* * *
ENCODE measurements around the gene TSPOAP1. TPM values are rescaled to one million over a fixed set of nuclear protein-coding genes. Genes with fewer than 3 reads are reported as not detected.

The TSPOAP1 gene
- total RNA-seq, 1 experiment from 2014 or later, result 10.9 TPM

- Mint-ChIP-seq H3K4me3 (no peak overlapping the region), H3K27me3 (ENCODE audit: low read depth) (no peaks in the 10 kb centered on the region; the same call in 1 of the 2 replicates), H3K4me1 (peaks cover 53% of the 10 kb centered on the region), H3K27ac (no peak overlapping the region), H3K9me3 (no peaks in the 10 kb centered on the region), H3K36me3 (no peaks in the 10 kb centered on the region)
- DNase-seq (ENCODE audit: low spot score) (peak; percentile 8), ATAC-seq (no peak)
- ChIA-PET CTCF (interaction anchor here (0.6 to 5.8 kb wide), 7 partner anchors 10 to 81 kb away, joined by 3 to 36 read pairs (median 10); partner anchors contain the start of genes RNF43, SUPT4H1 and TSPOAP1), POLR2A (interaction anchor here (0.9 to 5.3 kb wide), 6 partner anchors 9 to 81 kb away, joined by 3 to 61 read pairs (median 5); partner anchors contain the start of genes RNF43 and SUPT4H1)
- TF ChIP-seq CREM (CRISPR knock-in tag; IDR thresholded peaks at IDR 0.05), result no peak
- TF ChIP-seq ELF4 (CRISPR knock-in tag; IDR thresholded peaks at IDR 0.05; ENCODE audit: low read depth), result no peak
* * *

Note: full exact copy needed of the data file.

ENCODE measurements around the gene TSPOAP1. TPM values are rescaled to one million over a fixed set of nuclear protein-coding genes. Genes with fewer than 3 reads are reported as not detected.

The TSPOAP1 gene
- total RNA-seq, 1 experiment from 2014 or later, result 10.9 TPM

- Mint-ChIP-seq H3K4me3 (no peak overlapping the region), H3K27me3 (ENCODE audit: low read depth) (no peaks in the 10 kb centered on the region; the same call in 1 of the 2 replicates), H3K4me1 (peaks cover 53% of the 10 kb centered on the region), H3K27ac (no peak overlapping the region), H3K9me3 (no peaks in the 10 kb centered on the region), H3K36me3 (no peaks in the 10 kb centered on the region)
- DNase-seq (ENCODE audit: low spot score) (peak; percentile 8), ATAC-seq (no peak)
- ChIA-PET CTCF (interaction anchor here (0.6 to 5.8 kb wide), 7 partner anchors 10 to 81 kb away, joined by 3 to 36 read pairs (median 10); partner anchors contain the start of genes RNF43, SUPT4H1 and TSPOAP1), POLR2A (interaction anchor here (0.9 to 5.3 kb wide), 6 partner anchors 9 to 81 kb away, joined by 3 to 61 read pairs (median 5); partner anchors contain the start of genes RNF43 and SUPT4H1)
- TF ChIP-seq CREM (CRISPR knock-in tag; IDR thresholded peaks at IDR 0.05), result no peak
- TF ChIP-seq ELF4 (CRISPR knock-in tag; IDR thresholded peaks at IDR 0.05; ENCODE audit: low read depth), result no peak